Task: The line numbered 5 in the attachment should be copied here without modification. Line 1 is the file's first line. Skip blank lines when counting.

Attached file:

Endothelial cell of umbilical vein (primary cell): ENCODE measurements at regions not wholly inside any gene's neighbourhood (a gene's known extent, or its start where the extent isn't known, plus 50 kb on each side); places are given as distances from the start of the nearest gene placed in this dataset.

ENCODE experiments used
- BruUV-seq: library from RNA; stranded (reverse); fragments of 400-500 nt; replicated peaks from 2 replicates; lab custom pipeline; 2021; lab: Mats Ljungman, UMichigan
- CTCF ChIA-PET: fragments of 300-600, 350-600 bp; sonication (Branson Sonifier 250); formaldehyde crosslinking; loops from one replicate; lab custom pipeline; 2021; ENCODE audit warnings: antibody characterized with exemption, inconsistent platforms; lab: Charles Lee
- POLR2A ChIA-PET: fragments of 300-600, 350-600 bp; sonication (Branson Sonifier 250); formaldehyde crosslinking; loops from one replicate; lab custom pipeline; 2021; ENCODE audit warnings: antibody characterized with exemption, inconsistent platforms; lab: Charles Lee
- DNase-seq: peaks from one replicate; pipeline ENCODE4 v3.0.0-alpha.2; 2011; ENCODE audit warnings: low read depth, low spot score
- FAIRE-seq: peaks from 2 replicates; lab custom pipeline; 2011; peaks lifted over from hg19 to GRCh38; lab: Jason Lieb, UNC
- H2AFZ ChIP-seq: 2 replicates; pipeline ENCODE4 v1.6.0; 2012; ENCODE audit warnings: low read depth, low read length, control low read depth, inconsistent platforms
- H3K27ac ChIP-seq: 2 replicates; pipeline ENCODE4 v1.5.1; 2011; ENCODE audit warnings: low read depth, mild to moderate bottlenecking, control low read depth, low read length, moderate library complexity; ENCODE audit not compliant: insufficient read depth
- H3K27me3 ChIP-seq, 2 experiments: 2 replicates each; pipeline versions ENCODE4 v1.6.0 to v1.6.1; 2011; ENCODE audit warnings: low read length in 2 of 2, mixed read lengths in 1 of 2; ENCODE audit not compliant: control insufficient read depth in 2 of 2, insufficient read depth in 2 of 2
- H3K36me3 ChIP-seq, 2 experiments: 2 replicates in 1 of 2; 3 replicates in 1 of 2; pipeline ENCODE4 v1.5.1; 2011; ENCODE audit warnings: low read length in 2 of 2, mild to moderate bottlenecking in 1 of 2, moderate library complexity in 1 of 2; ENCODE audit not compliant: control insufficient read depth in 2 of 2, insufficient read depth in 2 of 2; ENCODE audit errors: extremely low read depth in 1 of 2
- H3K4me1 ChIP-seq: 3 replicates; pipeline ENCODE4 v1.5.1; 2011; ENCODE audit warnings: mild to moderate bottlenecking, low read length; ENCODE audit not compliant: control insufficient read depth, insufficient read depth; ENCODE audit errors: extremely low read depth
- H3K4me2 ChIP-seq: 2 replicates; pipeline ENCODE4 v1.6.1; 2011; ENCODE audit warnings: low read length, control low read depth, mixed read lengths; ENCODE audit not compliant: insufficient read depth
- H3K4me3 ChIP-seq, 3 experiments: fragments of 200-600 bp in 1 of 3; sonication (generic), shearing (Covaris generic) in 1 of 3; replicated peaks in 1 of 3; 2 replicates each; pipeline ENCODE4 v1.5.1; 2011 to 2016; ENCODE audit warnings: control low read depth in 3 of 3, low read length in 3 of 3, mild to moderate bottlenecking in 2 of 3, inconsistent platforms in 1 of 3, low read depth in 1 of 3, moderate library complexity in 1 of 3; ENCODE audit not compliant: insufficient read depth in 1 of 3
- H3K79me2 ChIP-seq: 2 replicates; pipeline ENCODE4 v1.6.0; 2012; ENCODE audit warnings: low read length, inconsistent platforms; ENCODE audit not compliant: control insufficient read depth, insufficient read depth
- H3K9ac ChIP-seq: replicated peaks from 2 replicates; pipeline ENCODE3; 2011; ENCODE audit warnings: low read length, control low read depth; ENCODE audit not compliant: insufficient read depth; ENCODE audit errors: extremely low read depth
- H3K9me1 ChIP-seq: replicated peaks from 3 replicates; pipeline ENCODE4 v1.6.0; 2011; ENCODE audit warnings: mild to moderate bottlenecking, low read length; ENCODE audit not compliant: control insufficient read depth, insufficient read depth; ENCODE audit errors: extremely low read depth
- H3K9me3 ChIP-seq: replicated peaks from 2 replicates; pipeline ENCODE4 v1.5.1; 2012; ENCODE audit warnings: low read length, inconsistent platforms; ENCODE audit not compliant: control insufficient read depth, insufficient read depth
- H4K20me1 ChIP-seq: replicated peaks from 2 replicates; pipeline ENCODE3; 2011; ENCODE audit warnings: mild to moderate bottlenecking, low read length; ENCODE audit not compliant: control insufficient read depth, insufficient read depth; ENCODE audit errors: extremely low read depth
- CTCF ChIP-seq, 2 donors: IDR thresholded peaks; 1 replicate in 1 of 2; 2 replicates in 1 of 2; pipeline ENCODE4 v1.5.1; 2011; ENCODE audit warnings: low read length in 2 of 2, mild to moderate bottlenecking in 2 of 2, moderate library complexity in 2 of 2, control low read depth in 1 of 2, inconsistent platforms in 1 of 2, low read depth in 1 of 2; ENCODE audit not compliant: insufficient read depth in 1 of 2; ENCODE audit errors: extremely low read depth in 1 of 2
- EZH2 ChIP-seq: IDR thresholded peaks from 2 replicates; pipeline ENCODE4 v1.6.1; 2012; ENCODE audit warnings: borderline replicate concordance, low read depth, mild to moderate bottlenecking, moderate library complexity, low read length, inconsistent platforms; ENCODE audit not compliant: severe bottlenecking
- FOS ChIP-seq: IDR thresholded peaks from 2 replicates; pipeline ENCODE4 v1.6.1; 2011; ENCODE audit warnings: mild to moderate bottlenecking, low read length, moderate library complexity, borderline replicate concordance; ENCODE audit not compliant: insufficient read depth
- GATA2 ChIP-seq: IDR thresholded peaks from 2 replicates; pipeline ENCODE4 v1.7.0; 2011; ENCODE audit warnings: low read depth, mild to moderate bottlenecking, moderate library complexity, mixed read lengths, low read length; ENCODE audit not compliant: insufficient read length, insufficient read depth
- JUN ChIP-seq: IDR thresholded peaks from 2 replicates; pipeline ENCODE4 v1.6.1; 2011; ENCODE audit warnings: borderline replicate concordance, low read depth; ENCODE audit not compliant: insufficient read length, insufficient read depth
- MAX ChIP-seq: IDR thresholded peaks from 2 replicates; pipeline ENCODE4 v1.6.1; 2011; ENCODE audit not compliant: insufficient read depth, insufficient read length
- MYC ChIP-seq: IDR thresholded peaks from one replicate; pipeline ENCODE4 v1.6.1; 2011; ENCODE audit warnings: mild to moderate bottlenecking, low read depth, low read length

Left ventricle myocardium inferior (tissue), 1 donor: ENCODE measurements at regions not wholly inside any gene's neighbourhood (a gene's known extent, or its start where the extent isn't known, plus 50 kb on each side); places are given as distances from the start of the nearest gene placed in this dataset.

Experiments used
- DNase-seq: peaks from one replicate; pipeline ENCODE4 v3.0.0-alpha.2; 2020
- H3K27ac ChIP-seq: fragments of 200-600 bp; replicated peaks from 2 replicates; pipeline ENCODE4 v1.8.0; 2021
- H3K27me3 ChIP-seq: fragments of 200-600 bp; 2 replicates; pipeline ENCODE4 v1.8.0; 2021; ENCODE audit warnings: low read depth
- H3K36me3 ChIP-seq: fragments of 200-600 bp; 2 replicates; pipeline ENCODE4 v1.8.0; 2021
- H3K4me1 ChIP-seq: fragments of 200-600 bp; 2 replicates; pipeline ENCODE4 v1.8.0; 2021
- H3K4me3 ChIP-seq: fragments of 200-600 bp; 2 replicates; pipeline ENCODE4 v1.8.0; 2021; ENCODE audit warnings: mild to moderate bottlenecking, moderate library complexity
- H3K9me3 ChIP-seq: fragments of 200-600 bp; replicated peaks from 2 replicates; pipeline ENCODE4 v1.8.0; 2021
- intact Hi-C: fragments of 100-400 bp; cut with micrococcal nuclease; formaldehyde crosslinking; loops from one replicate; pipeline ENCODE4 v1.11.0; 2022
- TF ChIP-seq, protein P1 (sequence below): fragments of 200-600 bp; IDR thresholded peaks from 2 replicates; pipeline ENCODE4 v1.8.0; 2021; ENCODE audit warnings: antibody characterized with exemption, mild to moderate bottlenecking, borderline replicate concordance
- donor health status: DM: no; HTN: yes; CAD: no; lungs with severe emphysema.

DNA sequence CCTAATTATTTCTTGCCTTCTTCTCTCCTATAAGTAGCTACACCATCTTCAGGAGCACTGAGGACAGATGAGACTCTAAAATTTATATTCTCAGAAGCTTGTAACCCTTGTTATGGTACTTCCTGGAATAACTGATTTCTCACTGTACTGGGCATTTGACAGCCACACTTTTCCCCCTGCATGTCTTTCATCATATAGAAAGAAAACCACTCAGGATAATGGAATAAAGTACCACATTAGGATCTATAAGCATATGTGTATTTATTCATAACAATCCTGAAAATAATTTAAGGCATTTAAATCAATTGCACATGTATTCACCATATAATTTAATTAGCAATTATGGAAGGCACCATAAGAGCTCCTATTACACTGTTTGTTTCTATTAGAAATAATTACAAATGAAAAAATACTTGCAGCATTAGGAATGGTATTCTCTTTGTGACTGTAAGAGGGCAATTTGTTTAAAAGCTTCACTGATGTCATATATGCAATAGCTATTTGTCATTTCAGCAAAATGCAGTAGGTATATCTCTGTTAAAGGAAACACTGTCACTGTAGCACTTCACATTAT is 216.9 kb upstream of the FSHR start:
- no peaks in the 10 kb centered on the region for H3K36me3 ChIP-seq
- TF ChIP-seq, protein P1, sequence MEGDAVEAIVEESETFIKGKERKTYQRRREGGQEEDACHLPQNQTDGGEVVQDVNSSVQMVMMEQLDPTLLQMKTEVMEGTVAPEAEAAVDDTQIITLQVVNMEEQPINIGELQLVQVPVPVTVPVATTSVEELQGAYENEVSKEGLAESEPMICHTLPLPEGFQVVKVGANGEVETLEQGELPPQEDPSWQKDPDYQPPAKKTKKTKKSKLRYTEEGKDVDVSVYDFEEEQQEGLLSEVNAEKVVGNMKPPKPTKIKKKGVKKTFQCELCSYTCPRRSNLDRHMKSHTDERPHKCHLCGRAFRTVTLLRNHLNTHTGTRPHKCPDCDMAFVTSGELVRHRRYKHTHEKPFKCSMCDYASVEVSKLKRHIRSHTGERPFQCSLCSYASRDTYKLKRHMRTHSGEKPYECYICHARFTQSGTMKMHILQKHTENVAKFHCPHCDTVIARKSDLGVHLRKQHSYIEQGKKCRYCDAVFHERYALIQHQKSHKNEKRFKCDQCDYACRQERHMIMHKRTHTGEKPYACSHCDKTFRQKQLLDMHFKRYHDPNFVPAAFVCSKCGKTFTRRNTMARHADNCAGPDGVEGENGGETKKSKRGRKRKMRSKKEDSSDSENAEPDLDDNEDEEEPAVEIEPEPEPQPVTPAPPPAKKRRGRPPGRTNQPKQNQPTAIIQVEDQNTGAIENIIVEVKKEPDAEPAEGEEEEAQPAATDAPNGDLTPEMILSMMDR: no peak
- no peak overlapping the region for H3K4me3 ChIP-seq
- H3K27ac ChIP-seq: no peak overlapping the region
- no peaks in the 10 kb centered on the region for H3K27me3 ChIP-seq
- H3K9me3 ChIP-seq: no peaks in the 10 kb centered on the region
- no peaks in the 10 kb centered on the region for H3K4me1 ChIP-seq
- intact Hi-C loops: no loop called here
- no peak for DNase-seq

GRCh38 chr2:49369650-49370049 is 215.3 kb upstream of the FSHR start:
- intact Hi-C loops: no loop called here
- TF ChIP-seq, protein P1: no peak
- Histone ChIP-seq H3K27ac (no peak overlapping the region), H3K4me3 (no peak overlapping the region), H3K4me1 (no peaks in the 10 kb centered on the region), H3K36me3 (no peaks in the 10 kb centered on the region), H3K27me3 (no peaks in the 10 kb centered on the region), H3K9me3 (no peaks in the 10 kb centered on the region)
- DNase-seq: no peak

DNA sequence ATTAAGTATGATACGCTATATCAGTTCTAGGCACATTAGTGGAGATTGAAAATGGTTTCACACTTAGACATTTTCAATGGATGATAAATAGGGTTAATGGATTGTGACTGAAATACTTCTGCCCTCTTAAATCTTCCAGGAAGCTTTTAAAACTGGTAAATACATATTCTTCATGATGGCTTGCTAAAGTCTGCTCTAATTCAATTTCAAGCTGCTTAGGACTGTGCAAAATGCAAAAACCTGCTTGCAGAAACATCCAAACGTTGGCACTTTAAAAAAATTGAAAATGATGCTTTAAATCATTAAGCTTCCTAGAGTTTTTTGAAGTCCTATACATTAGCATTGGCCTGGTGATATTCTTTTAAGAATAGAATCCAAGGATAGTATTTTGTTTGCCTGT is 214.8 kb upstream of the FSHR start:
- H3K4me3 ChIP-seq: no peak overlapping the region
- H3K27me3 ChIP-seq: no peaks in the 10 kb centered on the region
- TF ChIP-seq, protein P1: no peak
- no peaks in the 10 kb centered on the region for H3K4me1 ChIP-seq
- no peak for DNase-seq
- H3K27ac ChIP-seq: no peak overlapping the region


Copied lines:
- POLR2A ChIA-PET: fragments of 300-600, 350-600 bp; sonication (Branson Sonifier 250); formaldehyde crosslinking; loops from one replicate; lab custom pipeline; 2021; ENCODE audit warnings: antibody characterized with exemption, inconsistent platforms; lab: Charles Lee